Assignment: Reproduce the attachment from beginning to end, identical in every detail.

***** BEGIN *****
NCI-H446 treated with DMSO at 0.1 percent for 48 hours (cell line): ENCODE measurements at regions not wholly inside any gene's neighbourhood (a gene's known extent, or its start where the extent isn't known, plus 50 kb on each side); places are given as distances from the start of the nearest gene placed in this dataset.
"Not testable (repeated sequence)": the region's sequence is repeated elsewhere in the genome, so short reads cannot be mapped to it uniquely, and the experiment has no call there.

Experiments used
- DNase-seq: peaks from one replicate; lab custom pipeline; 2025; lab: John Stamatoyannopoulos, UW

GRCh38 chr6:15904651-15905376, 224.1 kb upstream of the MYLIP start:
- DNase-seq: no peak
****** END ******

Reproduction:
NCI-H446 treated with DMSO at 0.1 percent for 48 hours (cell line): ENCODE measurements at regions not wholly inside any gene's neighbourhood (a gene's known extent, or its start where the extent isn't known, plus 50 kb on each side); places are given as distances from the start of the nearest gene placed in this dataset.
"Not testable (repeated sequence)": the region's sequence is repeated elsewhere in the genome, so short reads cannot be mapped to it uniquely, and the experiment has no call there.

Experiments used
- DNase-seq: peaks from one replicate; lab custom pipeline; 2025; lab: John Stamatoyannopoulos, UW

GRCh38 chr6:15904651-15905376, 224.1 kb upstream of the MYLIP start:
- DNase-seq: no peak